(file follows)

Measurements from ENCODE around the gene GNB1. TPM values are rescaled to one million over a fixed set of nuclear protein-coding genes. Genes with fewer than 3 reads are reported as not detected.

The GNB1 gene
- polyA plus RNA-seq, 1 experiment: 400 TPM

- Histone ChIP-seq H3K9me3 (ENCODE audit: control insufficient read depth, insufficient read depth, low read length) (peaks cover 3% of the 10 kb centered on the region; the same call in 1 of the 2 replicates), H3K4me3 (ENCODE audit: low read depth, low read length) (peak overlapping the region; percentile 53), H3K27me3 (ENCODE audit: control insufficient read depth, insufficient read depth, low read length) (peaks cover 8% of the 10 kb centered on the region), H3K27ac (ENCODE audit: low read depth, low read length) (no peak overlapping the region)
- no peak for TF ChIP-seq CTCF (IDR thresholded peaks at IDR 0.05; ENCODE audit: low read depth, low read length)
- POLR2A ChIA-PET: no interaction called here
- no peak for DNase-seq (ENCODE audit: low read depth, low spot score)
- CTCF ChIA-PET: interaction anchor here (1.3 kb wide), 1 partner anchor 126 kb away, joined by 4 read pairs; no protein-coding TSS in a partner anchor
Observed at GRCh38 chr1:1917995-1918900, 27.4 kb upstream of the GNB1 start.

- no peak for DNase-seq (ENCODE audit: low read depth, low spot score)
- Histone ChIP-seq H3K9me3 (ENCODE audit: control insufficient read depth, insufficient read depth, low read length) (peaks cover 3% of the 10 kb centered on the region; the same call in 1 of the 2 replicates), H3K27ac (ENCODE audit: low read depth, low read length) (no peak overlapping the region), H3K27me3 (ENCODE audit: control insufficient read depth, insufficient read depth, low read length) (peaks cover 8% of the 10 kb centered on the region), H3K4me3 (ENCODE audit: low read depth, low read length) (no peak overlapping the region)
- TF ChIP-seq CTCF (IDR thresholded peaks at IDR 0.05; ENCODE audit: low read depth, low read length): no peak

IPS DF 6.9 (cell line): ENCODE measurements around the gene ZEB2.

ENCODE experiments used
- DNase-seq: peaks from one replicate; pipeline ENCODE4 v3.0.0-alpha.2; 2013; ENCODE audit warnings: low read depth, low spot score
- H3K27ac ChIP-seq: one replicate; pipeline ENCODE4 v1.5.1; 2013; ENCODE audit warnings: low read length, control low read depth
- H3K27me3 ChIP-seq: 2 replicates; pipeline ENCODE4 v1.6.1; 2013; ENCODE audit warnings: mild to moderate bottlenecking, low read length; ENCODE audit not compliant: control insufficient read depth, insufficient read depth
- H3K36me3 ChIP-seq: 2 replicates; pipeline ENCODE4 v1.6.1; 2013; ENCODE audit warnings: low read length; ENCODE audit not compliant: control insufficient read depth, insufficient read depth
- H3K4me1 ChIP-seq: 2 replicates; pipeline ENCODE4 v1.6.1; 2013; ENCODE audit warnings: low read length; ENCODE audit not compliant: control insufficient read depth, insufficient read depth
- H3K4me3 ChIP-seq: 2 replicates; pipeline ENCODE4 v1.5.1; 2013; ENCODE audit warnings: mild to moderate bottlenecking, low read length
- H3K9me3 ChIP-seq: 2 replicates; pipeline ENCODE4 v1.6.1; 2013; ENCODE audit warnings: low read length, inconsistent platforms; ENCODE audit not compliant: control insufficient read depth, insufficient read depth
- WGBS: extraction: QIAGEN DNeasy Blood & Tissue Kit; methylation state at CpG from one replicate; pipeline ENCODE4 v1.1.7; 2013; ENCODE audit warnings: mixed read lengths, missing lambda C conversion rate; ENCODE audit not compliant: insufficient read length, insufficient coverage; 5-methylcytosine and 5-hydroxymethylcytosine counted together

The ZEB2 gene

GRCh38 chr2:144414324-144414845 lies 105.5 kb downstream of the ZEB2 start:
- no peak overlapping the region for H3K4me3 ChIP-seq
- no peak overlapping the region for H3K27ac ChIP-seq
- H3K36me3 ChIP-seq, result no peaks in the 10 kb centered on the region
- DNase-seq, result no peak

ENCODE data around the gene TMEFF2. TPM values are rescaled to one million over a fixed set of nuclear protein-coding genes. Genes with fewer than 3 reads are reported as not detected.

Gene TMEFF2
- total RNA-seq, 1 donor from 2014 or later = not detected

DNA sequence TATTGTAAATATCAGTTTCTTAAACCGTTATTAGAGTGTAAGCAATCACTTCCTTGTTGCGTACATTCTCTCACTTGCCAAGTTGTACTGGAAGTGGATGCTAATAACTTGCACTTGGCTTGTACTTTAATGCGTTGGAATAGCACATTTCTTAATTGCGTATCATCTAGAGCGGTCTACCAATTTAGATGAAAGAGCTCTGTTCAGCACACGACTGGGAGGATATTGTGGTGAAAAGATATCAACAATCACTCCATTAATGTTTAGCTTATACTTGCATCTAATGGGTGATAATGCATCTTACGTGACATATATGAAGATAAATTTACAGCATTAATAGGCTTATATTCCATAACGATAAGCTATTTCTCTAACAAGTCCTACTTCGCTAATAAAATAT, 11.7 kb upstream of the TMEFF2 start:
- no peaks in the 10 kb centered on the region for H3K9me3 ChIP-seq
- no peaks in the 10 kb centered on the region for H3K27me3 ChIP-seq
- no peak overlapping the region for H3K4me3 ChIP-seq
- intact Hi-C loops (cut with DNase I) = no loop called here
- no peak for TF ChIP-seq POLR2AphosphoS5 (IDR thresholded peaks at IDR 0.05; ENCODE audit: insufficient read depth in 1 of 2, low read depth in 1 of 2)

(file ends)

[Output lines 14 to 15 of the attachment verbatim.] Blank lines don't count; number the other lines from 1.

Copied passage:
ENCODE experiments used
- DNase-seq: peaks from one replicate; pipeline ENCODE4 v3.0.0-alpha.2; 2013; ENCODE audit warnings: low read depth, low spot score